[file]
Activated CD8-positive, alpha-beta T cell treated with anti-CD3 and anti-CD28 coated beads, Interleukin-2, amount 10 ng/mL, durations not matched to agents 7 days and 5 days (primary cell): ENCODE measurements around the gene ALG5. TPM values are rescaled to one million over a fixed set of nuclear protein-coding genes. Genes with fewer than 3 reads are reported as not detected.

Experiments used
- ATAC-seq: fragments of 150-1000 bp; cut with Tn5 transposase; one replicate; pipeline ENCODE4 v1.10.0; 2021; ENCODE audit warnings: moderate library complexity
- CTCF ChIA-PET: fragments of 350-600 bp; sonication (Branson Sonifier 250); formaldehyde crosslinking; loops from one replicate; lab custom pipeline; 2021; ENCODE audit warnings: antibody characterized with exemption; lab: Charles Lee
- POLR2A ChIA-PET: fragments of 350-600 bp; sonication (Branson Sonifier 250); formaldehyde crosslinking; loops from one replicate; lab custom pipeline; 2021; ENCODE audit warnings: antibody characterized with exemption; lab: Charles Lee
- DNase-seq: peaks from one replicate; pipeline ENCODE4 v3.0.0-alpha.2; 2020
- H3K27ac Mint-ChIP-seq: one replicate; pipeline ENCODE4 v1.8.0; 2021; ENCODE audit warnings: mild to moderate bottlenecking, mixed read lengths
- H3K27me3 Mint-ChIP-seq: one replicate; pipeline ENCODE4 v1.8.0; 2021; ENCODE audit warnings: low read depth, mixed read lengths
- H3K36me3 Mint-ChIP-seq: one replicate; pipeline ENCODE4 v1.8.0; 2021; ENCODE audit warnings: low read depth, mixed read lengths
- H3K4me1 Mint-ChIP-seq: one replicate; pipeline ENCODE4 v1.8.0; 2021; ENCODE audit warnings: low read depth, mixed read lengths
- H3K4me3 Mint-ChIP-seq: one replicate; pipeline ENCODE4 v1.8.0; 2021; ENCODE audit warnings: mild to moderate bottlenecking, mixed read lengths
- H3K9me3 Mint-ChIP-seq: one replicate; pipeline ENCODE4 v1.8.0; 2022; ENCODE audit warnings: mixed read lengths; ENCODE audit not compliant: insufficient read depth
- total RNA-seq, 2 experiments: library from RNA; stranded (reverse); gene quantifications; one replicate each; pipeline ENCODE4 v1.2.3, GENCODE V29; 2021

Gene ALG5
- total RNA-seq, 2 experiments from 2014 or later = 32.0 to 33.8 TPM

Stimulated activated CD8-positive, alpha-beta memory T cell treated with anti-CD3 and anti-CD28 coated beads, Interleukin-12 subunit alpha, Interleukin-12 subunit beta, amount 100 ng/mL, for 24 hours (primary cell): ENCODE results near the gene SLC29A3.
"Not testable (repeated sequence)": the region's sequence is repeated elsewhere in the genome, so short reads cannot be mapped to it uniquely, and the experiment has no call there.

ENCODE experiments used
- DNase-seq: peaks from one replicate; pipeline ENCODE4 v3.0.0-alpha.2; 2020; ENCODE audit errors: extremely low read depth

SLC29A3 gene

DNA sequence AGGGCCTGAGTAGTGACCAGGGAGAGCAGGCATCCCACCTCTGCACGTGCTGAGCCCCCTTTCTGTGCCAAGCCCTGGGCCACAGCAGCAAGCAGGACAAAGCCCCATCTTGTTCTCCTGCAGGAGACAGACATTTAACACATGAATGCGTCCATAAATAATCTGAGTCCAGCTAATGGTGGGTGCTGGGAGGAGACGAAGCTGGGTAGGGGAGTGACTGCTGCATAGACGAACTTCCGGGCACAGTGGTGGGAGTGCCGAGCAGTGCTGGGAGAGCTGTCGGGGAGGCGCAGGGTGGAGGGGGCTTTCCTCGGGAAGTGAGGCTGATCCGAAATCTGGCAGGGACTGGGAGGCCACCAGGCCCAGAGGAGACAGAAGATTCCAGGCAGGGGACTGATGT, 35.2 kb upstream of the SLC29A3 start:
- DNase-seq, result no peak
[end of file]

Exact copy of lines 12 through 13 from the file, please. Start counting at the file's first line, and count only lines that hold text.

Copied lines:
- H3K9me3 Mint-ChIP-seq: one replicate; pipeline ENCODE4 v1.8.0; 2022; ENCODE audit warnings: mixed read lengths; ENCODE audit not compliant: insufficient read depth
- total RNA-seq, 2 experiments: library from RNA; stranded (reverse); gene quantifications; one replicate each; pipeline ENCODE4 v1.2.3, GENCODE V29; 2021